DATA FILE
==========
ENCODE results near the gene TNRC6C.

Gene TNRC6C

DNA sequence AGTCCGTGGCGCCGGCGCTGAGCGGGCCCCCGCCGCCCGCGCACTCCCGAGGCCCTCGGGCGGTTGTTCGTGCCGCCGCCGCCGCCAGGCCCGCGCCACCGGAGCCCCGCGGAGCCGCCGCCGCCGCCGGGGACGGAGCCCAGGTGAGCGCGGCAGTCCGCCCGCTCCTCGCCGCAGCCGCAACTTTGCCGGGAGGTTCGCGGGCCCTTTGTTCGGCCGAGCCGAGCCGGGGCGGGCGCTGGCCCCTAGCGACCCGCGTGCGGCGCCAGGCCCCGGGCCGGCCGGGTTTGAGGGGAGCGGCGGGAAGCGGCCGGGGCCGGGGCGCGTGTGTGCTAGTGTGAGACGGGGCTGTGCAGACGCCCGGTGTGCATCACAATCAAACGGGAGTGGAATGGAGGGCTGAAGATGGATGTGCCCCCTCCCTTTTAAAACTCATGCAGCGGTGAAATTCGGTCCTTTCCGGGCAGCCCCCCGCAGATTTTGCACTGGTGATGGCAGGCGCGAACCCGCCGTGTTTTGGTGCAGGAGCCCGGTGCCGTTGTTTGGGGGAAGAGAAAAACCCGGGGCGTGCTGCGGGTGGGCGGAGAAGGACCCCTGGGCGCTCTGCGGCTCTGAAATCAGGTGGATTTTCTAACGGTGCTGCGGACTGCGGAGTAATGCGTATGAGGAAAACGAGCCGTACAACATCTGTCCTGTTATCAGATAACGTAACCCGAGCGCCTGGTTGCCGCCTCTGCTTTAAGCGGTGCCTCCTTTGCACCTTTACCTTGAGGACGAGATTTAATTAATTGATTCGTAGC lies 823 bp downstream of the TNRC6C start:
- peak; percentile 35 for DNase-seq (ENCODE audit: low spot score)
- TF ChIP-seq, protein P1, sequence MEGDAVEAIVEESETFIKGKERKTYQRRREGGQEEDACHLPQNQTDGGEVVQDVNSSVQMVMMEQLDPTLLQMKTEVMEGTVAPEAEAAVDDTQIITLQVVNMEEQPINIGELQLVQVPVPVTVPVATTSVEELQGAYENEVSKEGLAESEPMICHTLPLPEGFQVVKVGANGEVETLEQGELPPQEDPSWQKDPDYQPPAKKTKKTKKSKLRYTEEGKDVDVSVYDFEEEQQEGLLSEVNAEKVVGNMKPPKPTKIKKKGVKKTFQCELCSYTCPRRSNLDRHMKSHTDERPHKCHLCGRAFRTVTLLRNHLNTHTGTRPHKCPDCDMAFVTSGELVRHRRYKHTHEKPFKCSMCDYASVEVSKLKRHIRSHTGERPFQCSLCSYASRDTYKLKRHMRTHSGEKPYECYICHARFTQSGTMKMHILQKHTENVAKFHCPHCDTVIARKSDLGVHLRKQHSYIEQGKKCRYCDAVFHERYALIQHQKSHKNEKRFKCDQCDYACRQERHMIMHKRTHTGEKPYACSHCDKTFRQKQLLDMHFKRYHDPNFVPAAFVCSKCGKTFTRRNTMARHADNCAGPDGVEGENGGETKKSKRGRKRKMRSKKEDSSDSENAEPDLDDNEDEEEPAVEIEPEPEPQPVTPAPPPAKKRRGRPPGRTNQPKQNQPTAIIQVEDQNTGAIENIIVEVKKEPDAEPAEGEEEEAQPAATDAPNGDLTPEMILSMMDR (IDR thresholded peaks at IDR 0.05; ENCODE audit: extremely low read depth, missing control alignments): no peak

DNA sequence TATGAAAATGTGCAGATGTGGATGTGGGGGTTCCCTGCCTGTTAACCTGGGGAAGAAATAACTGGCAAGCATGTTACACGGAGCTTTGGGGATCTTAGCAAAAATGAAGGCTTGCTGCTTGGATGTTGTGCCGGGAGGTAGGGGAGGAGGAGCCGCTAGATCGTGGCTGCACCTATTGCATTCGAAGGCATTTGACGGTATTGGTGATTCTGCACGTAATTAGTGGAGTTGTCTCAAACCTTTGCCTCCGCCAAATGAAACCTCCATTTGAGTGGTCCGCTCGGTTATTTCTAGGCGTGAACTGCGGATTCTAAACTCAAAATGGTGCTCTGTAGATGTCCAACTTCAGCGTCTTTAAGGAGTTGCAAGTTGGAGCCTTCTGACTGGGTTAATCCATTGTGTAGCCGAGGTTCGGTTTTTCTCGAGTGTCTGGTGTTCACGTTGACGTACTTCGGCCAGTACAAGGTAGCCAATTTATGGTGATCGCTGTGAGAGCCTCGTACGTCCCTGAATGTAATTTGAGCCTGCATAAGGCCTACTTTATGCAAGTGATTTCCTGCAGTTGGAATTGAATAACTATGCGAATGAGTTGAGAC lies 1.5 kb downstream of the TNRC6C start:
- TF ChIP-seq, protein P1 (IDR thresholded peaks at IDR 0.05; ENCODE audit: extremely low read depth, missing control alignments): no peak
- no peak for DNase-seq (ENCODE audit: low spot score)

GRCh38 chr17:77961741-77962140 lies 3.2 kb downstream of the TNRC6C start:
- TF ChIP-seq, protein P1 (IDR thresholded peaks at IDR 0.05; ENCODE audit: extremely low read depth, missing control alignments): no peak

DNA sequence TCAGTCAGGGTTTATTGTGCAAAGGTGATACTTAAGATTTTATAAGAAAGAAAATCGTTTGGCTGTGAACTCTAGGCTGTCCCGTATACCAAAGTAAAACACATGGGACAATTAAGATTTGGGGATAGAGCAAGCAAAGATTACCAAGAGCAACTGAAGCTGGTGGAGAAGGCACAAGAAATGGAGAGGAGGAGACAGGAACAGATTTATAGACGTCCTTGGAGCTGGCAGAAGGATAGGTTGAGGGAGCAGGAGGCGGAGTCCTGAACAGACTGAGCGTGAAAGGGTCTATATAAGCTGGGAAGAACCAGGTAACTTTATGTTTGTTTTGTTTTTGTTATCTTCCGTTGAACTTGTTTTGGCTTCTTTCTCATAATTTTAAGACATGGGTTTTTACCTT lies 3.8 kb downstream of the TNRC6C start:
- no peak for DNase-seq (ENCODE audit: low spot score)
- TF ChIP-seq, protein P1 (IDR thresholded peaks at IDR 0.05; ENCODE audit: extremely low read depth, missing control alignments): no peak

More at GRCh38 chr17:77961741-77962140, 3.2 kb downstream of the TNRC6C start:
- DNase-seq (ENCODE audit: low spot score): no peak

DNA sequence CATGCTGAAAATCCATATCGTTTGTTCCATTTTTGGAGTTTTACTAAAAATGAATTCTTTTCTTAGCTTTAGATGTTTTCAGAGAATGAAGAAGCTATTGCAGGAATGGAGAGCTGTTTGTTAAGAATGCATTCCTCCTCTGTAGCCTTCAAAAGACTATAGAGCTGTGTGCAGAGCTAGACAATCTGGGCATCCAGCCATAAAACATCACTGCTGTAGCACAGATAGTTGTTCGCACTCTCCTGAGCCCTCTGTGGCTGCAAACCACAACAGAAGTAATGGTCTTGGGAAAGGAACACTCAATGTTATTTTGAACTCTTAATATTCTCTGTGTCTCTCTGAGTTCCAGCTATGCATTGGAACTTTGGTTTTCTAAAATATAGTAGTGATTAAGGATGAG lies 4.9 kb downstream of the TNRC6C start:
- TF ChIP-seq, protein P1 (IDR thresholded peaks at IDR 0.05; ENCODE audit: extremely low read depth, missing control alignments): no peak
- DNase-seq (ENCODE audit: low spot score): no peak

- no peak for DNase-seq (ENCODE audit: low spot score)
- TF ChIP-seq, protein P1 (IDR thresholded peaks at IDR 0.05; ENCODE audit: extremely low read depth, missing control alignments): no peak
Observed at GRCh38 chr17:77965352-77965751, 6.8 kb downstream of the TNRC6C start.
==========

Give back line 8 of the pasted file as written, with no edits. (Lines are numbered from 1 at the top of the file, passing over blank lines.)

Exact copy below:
- no peak for DNase-seq (ENCODE audit: low spot score)